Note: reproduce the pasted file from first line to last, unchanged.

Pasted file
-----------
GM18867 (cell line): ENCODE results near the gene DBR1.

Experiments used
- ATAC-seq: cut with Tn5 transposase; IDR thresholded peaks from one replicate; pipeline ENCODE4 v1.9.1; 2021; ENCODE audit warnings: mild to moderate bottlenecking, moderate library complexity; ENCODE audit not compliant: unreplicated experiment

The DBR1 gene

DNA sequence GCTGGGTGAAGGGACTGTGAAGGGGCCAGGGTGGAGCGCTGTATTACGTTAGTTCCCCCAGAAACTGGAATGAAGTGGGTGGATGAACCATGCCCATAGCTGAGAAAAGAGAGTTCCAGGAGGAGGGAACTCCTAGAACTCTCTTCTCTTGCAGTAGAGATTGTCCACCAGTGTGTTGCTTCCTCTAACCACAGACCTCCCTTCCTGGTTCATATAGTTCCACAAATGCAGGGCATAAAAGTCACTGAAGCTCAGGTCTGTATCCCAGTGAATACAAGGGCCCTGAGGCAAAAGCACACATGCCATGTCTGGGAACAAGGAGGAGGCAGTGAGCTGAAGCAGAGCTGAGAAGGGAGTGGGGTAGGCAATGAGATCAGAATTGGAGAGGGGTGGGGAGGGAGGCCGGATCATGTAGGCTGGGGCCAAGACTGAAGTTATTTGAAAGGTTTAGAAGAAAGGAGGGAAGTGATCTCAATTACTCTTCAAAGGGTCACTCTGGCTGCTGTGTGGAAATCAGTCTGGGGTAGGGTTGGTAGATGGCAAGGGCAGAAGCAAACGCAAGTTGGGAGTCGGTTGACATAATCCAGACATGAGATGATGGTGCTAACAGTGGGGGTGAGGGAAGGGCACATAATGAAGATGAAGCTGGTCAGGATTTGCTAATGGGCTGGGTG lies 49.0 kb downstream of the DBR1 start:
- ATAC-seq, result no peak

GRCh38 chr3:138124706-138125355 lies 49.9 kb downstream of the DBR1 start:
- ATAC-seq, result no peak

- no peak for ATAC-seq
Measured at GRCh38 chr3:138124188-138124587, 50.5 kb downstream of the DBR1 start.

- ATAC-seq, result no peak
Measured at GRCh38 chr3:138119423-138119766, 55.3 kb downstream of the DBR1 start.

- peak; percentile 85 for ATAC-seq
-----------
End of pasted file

GM18867 (cell line): ENCODE results near the gene DBR1.

Experiments used
- ATAC-seq: cut with Tn5 transposase; IDR thresholded peaks from one replicate; pipeline ENCODE4 v1.9.1; 2021; ENCODE audit warnings: mild to moderate bottlenecking, moderate library complexity; ENCODE audit not compliant: unreplicated experiment

The DBR1 gene

DNA sequence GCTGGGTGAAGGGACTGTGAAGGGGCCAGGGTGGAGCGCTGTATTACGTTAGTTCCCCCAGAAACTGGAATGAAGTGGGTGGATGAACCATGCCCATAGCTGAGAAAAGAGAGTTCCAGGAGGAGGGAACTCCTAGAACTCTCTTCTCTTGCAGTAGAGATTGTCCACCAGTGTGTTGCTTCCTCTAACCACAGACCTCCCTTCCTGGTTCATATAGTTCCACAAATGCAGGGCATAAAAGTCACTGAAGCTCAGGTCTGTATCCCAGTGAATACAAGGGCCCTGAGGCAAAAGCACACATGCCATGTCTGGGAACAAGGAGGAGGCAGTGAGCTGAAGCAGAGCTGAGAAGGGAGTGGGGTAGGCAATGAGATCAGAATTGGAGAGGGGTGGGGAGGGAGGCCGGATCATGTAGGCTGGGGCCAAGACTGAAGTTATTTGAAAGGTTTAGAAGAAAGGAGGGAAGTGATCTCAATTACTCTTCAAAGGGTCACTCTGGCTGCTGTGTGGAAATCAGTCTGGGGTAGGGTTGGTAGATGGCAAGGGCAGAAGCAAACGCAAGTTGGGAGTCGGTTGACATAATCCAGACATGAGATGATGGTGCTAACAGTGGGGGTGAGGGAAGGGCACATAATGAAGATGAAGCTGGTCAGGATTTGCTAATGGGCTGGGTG lies 49.0 kb downstream of the DBR1 start:
- ATAC-seq, result no peak

GRCh38 chr3:138124706-138125355 lies 49.9 kb downstream of the DBR1 start:
- ATAC-seq, result no peak

- no peak for ATAC-seq
Measured at GRCh38 chr3:138124188-138124587, 50.5 kb downstream of the DBR1 start.

- ATAC-seq, result no peak
Measured at GRCh38 chr3:138119423-138119766, 55.3 kb downstream of the DBR1 start.

- peak; percentile 85 for ATAC-seq